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This sounds like a very straightforward question, and probably has an obvious answer. I've read a section in a physics book on electricity, I've read a textbook on DC and this simple concept seems to elude me.

Say I have this circuit (The one to the left):

schematic

simulate this circuit – Schematic created using CircuitLab

It's about as simple as it can get. A voltage source connected to a resistor.

I've chosen these values for simplicity's sake. It's easy enough to use Ohm's Law to get the current running through the circuit:

$$I= \frac{V}{R}$$
$$I= \frac{1V}{100Ω}$$
$$I= .01A = 10mA$$

Okay, so now we know at any point we're getting 10mC/s through any point in the circuit.

But, with that interpretation, there is no voltage loss anywhere. If there is the same current everywhere, and the same circuit resistance everywhere, there is the same voltage...everywhere. Regardless of whether you're below, above, or parallel to whatever component your asking about.

But if this is true, voltage dividers wouldn't work, and current shunts wouldn't drop 100% of the voltage.

Ohm's Law seems counter-intuitive.

This circuit is a current shunt. It drops 100% of the voltage across it. That means that Node2 should be at, or electrically common to ground.

But, let's take the second circuit into consideration. Suppose SW1 is on. D1 will be on for short period of time until the capacitor is fully charged. When I disconnect the switch D1 will turn on through the charge stored on C1 at the rail voltage.

How is this possible? I'm having a very hard time understanding this simple concept...

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  • \$\begingroup\$ 1V in your text, 10V in the diagram. Not a big deal, but you might want to correct. \$\endgroup\$ – BowlOfRed Jun 7 '15 at 6:14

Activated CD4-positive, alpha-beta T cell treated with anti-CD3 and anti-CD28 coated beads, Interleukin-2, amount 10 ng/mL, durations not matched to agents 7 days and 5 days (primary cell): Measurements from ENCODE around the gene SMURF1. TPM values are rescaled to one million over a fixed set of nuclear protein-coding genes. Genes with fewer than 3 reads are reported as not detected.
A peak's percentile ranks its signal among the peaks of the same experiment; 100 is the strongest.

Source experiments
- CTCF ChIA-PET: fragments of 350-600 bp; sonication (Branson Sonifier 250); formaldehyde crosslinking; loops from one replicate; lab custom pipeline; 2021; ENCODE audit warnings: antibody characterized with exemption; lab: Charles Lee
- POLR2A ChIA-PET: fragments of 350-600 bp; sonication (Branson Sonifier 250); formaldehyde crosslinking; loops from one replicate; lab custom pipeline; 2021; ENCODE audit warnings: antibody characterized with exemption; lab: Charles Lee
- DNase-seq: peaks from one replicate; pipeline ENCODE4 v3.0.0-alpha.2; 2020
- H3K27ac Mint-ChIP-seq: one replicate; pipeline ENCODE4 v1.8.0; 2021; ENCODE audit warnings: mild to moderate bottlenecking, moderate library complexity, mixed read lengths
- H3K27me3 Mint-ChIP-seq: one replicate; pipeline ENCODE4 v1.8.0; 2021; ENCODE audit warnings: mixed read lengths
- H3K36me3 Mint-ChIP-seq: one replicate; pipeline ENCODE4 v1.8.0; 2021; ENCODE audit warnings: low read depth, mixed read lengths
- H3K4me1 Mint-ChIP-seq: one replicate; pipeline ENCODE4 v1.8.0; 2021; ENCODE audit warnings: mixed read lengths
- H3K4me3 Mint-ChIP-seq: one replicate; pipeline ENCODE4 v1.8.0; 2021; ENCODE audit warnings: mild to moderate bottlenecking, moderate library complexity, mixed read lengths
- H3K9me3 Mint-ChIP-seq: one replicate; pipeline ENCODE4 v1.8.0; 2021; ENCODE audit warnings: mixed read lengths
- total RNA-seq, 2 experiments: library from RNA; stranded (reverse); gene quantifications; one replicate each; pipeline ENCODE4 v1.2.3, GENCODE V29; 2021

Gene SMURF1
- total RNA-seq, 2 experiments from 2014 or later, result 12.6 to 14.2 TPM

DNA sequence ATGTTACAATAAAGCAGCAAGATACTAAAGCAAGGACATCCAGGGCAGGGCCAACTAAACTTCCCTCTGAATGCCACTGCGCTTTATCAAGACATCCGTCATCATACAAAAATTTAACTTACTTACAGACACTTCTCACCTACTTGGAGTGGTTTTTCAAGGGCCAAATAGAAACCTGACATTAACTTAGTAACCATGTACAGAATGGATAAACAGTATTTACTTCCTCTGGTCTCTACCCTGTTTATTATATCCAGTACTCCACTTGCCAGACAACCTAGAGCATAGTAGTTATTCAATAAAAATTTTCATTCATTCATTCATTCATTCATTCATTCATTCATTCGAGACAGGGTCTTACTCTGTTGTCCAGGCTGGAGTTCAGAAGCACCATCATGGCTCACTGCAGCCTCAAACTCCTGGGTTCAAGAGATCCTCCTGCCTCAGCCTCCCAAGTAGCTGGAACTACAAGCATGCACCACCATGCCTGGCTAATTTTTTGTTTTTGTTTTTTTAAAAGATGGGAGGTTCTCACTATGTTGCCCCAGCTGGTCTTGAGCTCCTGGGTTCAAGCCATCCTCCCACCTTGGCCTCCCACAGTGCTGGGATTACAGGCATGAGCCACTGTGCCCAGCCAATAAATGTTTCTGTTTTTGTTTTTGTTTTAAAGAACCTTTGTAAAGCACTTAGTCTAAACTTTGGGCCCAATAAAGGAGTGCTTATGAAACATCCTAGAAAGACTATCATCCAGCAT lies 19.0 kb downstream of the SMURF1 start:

• \$\begingroup\$ What do you mean by "and the same circuit resistance everywhere"? You have 0 ohm from voltage source to node1, 100 ohm from node1 to node2, and 0 ohm from node2 to voltage source. \$\endgroup\$ – BowlOfRed Jun 7 '15 at 6:17
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One very important thing to keep in mind is that voltages are always referenced between two points. Ohm's law states the voltage across a resistor is proportional to the current flowing through it.

So in case 1 (left circuit), let's assume the current flows from node1 to node2. The voltage across the resistor then is \$V_{node1} - V_{node2}\$. Because we have the ideal voltage source V1, this voltage difference is by definition 10V. The current flowing through it can be computed to be 10mA (as you have done).

Very clearly, the voltage at node1 and the voltage at node2 are not equal. We just showed that the voltage at node1 must be 10V higher than the voltage at node2.

Additionally it is just as wrong to say that the voltage at node 1 is 10V. It could be 100V if \$V_{node2} = 90V\$, or it could be -5V if \$V_{node2} = -15V\$. The only time it makes sense to say what the voltage at a node is if you define a reference node (also known as a ground node), which we define to be at 0V.